Muju Resort 4/8/12

Trip Start Mar 22, 2012
Trip End Apr 26, 2012

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Flag of Korea Rep.  , North Jeolla,
Sunday, April 8, 2012

Muju Resort is a study in the surreal. Situated deep in the heart of the central Korean mountains, Muju is one of the signature destination ski resorts in Korea. But what greets you is a resort theme lifted directly from the famous town of Tirol in the Bavarian Alps, complete with Hotel Tirol in Chateau-style with pine paneling, a painted sign offering visitors "Willkommen" on the grand staircase, Bavarian painted walls (visualize cherubic Hansel and Gretel, compete with Lederhosen!), workers in Austrian clothing, German writing on signs, and even Austrian gifts in the gift shop! Interspersed within this displaced experience are reminders that this is not Austria – Korean signs and writing everywhere!

Although our understanding of our 2-day retreat was to be on our own, that was not to be, as Mr. Jang, Henry and Mr. Choi's son Mark stayed with us. But George decided “Just Go With It!” since he really had no option. It turned out fine in the end; Mark and Henry speak English well, and Mark is a delight, giving us a wealth information about Korea, history, customs, etiquette and also just being good company. At 15, Henry is more shy, but always there with a smile.

Sunday was Easter, and also our one day without a strict schedule. George took a few minutes to play the piano upstairs in the Tirol Hotel while Julie, Katie and Sheryl headed for the spa for a relaxing sauna and massage. Peter was a bit under the weather, and Lindsey just kicked back in the ladies’ hotel room. The ski lift was not running to shuttle people up the hill, so George decided to take a hike up to the top for the exercise and the great view.

“I wanted to get some food before I hiked up the steep hill, and a Domino’s Pizza seemed like a fast and filling option. Unfortunately it was closed, so I spotted the 'Cafeteria’ sign next door and headed in to find a busy lunchtime crowd serving themselves in a buffet line. I just needed something quick, so I served myself and found a table by the window. Interestingly, no one had asked for payment, so I assumed it must be included with the room, or they would catch me before I left. I grabbed a Coke for the hike, cleared my place, looked around… as the only Caucasian in hiking clothes, I was oddly dressed but strangely invisible to everyone. Huh. I shrugged and headed out the door and up the hill. After my hike, Julie asked if I had seen the beautiful wedding couple at the spa… I realized suddenly that I had mistakenly crashed the wedding reception!!!”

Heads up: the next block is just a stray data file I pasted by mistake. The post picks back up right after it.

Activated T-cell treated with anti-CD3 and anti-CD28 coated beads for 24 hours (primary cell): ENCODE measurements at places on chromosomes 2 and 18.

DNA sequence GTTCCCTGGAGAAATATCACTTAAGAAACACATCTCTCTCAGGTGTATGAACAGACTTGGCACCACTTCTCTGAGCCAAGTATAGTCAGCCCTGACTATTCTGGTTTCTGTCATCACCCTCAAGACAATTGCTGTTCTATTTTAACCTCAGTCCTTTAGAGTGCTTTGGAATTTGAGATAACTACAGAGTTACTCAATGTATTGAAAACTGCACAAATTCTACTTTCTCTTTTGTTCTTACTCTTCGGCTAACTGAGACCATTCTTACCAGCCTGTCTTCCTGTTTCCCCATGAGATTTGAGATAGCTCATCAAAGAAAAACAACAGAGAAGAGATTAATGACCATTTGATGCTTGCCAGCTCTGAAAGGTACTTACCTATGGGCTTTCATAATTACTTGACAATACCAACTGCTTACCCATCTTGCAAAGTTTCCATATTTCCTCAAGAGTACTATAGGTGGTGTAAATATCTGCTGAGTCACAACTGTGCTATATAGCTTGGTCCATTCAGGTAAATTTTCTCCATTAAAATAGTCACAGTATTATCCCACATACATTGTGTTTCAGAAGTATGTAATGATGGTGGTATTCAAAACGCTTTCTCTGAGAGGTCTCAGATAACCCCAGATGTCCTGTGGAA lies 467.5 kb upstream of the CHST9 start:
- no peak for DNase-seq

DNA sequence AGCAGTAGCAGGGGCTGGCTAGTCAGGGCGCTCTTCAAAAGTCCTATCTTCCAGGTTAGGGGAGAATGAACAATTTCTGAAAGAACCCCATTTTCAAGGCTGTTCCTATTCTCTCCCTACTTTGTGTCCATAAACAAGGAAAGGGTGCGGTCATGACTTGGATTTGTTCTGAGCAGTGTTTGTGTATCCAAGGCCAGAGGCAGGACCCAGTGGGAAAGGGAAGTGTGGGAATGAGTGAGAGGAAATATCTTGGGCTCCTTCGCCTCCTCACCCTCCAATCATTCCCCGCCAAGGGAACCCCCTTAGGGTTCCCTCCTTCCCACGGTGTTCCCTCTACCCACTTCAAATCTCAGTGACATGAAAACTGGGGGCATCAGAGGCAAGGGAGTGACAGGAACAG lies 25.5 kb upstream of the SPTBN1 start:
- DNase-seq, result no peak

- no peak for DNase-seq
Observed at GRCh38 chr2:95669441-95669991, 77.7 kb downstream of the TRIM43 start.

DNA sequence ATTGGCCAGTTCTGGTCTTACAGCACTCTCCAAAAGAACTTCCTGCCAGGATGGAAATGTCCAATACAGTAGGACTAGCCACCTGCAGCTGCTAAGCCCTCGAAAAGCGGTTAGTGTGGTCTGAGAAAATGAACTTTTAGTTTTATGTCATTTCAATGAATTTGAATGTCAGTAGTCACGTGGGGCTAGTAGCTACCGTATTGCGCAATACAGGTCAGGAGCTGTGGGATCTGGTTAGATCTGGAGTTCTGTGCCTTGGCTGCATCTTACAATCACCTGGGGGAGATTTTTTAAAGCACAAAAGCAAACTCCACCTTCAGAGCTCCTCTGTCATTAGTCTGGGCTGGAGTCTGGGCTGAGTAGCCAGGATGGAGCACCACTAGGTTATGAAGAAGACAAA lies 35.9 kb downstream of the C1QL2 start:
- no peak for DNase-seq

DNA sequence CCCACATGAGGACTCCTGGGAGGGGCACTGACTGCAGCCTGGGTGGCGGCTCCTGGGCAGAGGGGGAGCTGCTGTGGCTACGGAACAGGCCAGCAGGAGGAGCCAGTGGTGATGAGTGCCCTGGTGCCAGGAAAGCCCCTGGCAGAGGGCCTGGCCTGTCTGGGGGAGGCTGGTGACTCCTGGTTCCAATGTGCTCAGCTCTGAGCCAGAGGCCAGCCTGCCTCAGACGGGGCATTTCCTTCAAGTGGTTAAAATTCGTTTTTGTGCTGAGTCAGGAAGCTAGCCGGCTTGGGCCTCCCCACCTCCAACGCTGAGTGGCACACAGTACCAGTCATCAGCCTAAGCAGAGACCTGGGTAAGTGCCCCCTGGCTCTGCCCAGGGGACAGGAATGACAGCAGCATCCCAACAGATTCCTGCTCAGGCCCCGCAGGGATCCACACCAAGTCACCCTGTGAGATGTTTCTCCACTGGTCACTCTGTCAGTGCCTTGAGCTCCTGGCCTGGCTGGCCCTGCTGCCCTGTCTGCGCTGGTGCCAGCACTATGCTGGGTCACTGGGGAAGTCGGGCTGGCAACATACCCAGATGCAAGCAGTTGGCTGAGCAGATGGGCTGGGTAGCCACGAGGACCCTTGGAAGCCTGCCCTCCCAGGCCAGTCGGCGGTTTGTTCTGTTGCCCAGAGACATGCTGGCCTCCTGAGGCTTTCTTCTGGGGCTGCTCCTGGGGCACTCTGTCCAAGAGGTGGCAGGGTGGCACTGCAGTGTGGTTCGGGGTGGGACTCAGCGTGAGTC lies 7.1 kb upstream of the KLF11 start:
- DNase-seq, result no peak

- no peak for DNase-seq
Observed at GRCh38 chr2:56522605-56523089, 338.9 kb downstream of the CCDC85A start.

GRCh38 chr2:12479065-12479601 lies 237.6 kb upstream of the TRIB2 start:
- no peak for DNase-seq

The hike up was hot and strenuous, crisscrossing the snowy slope, to the bare patches and finding an occasional coin here and there. The warm sunshine was delightful, but soon George headed into the cool woods to keep from getting sunburned. He slipped once, skinning his hand on a rock, but forged upward. Finally, at the chair lift, he took victory pictures of the town below, then found a pathway to the very tip-top of the hill, where a gnarled old pine tree clung sentinel-like to the rock, overseeing the hills and valleys on every side. The Coke he had taken from lunch provided the perfect refreshment! After taking pictures, he headed down toward the quiet Muju golf course, bouncing down the snowy ski-run with gravity now on his side, until finally taking the maintenance road to the golf course. He almost walked right into a golf shot! Golf is very popular in Korea, but expensive. Few players were on the course, and he watched from the trees as the natty golfers expertly played their shots. From there, he stumbled into the woods, finding to his surprise a play and exercise zone nestled incognito amongst the pine and leafless deciduous trees. The best part was the rope bridge across a shallow gully, perfect for kids and adults alike to enjoy. The hike had been long, but a memorable Korean experience.

All the meals during the weekend were at the same Korean restaurant in town. Despite this, each meal offered something different as a main dish. Korean soup for breakfast and lunch, duck, pork or beef for meat, and the usual side dishes of kimchi, pickled radish, garlic, lettuce leaves, and different greens.

The topper for the day was when Mr. Jang suggested we go out for karaoke. We finished dinner, and a minute later, we were ushered into our own karaoke room to sing it up. Mr. Jang started off with a Korean number, and really impressed us all with his great voice, smooth moves and the occasional “Hey!” punctuating the song. We spent a couple of hours taking turns, singing anything from Elvis to Bon Jovi to Lady Gaga, and everything in between. Solos, duets, group singing, it didn’t matter, everyone had a great time of fun!
Slideshow Report as Spam


Mike Hamel on

Love the wedding crasher story!!!
Food looks great!
It took me awhile to get used to green beans for breky.
Looks like skiing there is long past.
The skiing here is still very good.
Skiing Baker this weekend!

Rob Martin on

Hello Team! You certainly are in Korea at a very interesting time. I hope you have had a chance to get the perspective from the local Rotarians and their family members. Glad to hear you are all well and enjoying your experience. I heard from Chairman Choi last week and it sounds like they are enjoying hosting our Team very much! Enjoy the rest of the trip! Rob

Debe Franz on

Love the weeding crashing story, George! You'd be so invisible too!!

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